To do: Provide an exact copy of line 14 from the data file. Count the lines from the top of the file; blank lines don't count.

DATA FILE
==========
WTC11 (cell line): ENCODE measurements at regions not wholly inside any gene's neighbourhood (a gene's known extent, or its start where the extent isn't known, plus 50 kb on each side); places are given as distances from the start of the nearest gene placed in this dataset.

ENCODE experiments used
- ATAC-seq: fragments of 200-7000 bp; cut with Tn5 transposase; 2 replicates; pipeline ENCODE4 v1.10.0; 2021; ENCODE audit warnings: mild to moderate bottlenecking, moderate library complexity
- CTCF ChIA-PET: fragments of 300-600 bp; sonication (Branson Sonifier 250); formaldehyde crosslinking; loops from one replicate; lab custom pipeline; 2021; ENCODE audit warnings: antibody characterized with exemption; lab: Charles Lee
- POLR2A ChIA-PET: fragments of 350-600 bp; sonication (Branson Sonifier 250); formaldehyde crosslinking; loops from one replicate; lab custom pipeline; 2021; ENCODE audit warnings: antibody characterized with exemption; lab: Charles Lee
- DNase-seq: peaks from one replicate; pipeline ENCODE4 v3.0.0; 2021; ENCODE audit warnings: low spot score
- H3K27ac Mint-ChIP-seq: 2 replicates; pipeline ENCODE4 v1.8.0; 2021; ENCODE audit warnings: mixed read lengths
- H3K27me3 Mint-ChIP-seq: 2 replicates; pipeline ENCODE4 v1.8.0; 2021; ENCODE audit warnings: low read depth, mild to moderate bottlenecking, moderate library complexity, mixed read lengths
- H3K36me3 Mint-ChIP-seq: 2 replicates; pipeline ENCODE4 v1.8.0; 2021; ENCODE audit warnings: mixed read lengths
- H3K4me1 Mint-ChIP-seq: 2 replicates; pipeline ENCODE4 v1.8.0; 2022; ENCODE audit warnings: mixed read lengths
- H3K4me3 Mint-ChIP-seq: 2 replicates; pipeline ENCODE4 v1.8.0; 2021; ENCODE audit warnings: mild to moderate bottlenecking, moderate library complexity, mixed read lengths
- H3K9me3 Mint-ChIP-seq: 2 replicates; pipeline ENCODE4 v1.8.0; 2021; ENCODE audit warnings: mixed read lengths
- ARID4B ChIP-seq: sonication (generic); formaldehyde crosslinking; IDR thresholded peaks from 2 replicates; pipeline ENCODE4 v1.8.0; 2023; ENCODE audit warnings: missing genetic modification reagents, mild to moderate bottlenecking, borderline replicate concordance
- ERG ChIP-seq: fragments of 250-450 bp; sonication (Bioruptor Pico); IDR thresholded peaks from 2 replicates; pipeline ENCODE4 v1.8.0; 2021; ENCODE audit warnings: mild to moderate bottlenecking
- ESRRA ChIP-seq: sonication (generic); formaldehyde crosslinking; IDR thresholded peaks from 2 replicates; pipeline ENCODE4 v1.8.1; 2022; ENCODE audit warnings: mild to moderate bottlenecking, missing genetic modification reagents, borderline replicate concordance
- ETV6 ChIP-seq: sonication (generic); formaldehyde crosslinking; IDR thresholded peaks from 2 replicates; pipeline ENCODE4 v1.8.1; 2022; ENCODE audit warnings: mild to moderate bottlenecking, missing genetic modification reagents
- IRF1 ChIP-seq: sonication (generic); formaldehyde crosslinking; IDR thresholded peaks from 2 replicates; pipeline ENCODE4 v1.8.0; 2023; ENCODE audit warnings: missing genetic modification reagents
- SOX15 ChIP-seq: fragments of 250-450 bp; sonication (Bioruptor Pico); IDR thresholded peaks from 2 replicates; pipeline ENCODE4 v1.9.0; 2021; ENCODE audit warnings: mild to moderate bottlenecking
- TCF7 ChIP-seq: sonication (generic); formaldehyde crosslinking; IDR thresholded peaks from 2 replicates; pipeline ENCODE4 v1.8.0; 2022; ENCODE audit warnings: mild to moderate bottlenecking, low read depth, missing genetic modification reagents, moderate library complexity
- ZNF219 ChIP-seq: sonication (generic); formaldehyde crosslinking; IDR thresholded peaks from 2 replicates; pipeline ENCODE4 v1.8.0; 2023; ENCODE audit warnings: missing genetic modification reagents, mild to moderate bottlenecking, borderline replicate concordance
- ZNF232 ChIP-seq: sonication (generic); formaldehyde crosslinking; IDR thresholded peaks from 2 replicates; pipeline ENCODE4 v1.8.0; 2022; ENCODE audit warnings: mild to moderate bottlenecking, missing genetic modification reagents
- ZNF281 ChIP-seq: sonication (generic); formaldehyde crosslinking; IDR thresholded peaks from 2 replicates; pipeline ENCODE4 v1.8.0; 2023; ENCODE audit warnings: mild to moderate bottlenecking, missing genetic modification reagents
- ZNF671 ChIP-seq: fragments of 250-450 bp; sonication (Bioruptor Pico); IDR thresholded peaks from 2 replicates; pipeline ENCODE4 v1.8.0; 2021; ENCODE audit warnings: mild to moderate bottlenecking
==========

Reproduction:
- ERG ChIP-seq: fragments of 250-450 bp; sonication (Bioruptor Pico); IDR thresholded peaks from 2 replicates; pipeline ENCODE4 v1.8.0; 2021; ENCODE audit warnings: mild to moderate bottlenecking